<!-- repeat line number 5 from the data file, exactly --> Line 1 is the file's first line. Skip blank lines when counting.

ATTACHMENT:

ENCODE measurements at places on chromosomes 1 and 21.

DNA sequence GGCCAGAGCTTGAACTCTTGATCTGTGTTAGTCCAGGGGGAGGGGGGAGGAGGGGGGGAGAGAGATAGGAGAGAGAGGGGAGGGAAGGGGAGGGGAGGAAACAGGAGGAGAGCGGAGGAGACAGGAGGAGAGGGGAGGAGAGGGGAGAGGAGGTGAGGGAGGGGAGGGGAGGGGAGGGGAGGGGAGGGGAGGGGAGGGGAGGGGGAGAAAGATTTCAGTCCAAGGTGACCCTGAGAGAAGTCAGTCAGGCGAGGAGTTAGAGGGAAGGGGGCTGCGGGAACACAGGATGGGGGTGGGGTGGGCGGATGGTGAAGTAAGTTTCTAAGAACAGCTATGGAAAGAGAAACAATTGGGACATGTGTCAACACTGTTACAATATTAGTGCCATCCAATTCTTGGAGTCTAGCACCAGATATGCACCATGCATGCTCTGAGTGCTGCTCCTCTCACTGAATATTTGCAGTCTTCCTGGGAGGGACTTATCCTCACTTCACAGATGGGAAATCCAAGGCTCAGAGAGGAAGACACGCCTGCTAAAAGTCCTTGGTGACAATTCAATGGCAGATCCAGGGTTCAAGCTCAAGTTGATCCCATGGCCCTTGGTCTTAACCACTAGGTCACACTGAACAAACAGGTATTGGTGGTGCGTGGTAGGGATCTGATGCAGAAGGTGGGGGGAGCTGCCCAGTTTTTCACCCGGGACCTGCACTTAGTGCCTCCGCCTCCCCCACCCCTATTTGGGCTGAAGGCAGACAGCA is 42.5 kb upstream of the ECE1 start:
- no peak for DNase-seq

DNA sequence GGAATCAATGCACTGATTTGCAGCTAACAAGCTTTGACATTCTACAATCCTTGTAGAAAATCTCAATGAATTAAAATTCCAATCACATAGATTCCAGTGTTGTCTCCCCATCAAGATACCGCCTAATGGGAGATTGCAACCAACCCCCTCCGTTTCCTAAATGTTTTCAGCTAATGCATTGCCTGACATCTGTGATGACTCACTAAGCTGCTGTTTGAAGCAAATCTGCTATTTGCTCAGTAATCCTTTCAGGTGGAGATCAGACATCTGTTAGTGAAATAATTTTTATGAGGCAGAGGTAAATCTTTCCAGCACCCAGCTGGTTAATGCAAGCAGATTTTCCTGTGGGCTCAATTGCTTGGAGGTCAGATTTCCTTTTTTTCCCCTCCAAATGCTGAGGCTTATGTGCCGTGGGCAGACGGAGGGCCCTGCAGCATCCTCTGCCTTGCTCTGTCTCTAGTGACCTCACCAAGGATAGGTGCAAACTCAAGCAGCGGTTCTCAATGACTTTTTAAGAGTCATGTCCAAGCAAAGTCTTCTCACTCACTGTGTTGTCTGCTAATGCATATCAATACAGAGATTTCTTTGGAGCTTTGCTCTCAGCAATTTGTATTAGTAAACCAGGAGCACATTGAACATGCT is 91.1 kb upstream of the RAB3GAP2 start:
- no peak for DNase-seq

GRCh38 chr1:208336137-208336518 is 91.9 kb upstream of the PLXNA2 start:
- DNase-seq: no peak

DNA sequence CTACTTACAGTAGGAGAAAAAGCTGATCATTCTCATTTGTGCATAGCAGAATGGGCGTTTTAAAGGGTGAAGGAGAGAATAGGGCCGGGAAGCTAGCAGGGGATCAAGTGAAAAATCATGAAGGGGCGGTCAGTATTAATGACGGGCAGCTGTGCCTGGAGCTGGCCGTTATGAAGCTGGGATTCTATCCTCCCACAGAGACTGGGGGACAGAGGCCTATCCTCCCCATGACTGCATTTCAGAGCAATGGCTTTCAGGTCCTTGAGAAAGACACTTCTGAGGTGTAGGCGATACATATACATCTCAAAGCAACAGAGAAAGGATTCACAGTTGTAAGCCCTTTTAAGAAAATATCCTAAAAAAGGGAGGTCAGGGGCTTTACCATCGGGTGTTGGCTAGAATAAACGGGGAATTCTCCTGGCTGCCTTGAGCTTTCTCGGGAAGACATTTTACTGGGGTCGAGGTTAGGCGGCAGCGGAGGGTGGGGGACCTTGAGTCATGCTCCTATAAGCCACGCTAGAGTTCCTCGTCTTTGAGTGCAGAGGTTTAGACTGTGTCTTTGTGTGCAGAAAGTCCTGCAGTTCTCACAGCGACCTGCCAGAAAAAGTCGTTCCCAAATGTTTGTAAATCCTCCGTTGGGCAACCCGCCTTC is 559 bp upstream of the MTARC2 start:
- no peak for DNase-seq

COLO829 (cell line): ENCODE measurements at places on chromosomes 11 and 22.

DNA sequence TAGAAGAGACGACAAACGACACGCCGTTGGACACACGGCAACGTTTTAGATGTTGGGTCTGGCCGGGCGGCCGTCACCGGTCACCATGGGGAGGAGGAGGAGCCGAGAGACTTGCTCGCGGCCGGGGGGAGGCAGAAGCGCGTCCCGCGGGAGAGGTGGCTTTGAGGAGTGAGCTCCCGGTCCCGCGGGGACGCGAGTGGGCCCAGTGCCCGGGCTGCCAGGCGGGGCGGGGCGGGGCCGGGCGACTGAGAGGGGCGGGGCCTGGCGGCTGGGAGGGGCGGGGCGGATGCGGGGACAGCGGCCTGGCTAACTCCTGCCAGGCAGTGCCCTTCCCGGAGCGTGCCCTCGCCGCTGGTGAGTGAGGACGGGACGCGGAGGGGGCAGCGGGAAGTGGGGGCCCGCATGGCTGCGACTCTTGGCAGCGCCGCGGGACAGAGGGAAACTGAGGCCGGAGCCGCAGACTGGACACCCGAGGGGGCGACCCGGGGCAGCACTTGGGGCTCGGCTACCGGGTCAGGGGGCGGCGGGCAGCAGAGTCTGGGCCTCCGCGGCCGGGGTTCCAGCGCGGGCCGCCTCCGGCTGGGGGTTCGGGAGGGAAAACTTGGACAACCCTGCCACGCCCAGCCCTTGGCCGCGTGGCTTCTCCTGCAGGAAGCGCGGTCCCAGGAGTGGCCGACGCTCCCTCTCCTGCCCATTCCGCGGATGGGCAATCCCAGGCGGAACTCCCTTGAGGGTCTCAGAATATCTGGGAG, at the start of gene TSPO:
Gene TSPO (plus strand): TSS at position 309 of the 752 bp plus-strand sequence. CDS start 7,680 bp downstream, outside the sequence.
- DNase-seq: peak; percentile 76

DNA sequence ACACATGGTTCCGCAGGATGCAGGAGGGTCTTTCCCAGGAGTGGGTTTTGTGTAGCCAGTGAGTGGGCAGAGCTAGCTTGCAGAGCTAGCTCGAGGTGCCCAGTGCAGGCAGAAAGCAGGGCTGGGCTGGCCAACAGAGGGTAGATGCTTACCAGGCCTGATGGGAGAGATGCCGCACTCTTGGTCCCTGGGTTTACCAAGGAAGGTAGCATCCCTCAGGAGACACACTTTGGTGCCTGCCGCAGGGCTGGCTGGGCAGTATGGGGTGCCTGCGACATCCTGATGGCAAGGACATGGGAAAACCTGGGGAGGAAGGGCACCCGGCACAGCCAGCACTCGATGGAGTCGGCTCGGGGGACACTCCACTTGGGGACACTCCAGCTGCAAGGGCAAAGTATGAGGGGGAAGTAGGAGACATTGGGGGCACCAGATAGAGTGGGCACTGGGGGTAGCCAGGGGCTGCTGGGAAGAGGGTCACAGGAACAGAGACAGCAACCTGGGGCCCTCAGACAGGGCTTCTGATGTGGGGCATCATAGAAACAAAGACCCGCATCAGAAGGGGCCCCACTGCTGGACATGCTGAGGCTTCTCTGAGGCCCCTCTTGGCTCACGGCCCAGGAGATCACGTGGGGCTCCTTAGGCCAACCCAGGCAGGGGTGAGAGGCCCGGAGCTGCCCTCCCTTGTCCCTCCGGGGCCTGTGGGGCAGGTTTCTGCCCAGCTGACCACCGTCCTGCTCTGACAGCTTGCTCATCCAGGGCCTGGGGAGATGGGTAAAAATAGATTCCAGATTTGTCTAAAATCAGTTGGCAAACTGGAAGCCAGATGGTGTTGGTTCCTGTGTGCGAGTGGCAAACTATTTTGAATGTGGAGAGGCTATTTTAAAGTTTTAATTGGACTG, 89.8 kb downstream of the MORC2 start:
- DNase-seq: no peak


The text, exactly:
- no peak for DNase-seq